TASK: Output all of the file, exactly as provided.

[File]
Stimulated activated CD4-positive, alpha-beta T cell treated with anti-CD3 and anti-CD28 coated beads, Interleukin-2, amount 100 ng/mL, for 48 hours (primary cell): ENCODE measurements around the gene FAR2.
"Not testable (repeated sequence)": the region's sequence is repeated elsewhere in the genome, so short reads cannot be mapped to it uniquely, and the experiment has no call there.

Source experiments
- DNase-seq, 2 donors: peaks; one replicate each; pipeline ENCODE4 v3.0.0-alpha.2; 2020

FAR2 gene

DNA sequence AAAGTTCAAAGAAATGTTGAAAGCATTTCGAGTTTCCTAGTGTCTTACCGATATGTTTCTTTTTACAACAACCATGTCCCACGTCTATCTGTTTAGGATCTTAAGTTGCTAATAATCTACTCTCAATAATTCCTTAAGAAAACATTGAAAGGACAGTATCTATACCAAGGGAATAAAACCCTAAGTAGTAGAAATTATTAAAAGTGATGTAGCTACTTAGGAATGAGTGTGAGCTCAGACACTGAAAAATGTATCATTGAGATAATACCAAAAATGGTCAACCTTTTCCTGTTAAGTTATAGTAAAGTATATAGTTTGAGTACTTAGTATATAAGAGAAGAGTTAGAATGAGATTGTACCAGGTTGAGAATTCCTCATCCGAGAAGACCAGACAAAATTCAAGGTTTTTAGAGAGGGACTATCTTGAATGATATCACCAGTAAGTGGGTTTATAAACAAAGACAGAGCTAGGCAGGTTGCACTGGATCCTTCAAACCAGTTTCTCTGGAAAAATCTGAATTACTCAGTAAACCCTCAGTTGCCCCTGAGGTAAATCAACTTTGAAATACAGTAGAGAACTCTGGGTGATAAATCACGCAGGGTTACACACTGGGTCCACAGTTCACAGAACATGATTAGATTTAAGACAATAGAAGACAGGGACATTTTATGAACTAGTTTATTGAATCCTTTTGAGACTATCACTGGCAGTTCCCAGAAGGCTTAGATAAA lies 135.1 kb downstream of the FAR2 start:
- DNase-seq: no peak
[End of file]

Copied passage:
Stimulated activated CD4-positive, alpha-beta T cell treated with anti-CD3 and anti-CD28 coated beads, Interleukin-2, amount 100 ng/mL, for 48 hours (primary cell): ENCODE measurements around the gene FAR2.
"Not testable (repeated sequence)": the region's sequence is repeated elsewhere in the genome, so short reads cannot be mapped to it uniquely, and the experiment has no call there.

Source experiments
- DNase-seq, 2 donors: peaks; one replicate each; pipeline ENCODE4 v3.0.0-alpha.2; 2020

FAR2 gene

DNA sequence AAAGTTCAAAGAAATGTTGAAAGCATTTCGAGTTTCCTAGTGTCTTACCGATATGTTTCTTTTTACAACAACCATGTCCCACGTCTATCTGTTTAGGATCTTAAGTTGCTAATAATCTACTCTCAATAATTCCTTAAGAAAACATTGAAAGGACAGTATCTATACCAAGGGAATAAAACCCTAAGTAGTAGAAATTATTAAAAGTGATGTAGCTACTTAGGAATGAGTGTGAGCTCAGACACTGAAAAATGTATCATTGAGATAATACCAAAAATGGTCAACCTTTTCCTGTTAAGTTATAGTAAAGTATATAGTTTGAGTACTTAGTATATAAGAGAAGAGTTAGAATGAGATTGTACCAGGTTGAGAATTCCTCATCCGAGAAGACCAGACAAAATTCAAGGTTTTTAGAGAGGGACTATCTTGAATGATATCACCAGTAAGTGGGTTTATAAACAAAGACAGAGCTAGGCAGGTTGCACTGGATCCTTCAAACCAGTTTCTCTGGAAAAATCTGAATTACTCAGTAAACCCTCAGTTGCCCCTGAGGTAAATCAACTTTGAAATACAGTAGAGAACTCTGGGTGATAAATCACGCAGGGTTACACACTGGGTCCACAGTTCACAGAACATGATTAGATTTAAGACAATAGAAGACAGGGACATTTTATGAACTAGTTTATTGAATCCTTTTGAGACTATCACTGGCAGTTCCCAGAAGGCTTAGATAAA lies 135.1 kb downstream of the FAR2 start:
- DNase-seq: no peak